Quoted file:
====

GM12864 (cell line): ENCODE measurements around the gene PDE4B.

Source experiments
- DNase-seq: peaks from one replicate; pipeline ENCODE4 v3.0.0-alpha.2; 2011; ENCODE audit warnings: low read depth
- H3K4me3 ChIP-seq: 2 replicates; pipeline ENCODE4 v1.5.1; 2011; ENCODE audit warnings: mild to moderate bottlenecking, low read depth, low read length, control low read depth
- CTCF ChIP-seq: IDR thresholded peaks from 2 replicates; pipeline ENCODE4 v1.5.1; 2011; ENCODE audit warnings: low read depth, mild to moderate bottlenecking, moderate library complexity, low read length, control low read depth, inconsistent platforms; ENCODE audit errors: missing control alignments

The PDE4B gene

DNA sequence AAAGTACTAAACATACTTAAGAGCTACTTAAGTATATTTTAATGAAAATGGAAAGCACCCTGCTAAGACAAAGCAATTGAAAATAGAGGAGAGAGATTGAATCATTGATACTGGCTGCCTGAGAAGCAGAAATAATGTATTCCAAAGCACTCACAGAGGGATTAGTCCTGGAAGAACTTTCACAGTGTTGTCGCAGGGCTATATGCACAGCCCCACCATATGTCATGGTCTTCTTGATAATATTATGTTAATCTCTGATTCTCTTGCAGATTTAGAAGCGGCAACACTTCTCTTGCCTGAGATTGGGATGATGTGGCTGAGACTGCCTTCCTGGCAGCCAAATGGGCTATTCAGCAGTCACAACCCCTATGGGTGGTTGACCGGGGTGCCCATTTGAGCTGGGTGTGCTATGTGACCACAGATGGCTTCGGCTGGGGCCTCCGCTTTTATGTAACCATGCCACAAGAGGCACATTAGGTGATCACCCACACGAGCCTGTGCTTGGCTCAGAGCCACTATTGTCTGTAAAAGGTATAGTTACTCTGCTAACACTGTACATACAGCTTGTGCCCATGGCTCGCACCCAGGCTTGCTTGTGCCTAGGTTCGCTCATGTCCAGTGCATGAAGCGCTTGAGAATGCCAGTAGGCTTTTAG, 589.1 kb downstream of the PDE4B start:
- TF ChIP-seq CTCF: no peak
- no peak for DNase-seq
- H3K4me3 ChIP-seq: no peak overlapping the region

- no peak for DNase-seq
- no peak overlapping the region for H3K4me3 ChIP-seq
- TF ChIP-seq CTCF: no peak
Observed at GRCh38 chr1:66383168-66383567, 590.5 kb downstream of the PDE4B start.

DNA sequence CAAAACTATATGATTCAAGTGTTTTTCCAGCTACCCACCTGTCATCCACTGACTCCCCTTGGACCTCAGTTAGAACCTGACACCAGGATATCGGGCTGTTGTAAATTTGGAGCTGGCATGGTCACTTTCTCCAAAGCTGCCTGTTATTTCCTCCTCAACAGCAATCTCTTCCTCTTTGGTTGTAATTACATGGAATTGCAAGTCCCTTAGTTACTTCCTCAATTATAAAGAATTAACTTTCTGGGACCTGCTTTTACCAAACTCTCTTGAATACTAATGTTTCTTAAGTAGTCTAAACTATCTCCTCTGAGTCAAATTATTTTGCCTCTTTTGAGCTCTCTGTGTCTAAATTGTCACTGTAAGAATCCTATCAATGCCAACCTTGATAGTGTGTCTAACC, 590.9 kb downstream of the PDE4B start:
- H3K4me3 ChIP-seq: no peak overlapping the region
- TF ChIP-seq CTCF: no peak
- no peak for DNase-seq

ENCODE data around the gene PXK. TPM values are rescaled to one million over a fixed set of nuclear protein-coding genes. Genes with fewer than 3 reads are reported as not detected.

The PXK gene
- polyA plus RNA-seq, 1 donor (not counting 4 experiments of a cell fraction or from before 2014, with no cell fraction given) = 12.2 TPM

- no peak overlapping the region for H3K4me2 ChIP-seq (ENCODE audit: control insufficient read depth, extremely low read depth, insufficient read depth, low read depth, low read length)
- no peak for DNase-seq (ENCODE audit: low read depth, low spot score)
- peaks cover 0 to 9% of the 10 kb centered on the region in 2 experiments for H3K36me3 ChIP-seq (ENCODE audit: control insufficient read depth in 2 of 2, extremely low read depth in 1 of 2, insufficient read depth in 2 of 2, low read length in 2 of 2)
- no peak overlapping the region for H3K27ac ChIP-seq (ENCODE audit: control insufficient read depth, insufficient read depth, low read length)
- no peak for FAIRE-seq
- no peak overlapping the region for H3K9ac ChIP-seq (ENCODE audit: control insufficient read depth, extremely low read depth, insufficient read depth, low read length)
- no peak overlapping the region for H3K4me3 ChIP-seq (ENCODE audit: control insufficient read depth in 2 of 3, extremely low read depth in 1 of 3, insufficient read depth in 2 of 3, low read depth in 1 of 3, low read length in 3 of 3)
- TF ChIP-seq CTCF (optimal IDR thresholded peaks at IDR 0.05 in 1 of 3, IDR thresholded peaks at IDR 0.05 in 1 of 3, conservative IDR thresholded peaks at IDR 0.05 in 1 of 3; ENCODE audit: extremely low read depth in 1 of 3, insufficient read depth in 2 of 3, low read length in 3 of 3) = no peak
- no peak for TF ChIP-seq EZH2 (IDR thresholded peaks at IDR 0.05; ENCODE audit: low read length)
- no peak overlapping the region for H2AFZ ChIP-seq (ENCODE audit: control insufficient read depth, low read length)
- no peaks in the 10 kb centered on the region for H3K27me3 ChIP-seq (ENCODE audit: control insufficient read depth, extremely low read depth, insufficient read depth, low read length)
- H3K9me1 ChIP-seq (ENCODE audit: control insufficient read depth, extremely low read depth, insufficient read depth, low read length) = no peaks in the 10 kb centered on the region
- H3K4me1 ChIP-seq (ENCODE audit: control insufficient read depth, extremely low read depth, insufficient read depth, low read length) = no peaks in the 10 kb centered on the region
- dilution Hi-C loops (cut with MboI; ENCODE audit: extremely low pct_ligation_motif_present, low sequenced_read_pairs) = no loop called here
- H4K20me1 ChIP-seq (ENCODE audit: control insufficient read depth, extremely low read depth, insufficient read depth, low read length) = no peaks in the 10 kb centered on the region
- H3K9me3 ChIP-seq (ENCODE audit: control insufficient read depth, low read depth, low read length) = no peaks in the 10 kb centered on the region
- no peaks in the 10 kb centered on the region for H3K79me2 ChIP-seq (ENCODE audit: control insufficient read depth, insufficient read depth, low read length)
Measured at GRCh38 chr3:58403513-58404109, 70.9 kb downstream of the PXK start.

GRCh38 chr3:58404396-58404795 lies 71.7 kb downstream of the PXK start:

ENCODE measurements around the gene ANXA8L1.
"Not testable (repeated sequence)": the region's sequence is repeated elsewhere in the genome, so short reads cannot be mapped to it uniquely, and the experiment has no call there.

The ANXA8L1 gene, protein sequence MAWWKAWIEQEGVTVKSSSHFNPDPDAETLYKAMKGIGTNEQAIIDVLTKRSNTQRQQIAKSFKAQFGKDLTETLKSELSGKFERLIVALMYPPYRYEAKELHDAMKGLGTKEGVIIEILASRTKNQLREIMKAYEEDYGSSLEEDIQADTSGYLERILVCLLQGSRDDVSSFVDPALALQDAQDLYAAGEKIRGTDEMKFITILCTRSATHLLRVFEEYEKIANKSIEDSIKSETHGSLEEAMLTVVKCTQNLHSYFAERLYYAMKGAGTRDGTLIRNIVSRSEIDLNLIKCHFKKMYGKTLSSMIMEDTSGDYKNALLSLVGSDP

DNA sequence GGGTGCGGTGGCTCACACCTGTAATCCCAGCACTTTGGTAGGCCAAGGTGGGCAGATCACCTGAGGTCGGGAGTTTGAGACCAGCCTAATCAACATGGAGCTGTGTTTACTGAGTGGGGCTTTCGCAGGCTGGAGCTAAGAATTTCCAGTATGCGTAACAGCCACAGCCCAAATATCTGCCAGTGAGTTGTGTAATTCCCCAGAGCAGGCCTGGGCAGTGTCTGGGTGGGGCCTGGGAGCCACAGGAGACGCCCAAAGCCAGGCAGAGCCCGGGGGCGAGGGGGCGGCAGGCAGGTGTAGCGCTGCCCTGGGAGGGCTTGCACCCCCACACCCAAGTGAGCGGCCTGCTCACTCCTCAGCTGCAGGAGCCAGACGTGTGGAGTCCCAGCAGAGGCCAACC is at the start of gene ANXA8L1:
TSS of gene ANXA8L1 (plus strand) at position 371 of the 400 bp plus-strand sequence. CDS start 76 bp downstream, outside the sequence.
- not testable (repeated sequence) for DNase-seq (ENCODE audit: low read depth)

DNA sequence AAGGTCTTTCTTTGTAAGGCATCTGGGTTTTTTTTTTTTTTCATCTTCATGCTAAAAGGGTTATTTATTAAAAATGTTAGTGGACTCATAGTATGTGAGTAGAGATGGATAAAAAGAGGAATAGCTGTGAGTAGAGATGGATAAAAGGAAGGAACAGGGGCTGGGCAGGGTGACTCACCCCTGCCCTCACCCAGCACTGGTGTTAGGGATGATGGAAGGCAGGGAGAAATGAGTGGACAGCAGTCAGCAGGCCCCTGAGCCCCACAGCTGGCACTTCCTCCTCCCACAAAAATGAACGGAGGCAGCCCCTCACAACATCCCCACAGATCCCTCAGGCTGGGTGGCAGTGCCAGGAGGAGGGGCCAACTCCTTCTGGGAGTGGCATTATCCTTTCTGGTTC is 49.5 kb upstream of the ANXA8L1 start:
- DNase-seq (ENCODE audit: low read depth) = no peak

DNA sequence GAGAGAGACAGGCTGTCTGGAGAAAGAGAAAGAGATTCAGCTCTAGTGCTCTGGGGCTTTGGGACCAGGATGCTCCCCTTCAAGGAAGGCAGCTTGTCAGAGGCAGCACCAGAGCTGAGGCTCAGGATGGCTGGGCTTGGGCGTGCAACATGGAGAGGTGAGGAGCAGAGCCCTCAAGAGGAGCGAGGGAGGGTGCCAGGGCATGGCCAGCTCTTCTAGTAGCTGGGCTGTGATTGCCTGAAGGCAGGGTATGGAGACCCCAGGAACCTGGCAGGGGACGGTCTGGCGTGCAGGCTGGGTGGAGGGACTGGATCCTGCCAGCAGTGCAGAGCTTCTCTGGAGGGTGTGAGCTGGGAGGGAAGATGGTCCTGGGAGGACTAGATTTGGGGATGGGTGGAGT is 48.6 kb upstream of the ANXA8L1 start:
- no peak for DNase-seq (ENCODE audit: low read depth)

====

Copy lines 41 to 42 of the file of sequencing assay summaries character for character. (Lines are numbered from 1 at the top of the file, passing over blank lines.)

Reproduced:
ENCODE measurements around the gene ANXA8L1.
"Not testable (repeated sequence)": the region's sequence is repeated elsewhere in the genome, so short reads cannot be mapped to it uniquely, and the experiment has no call there.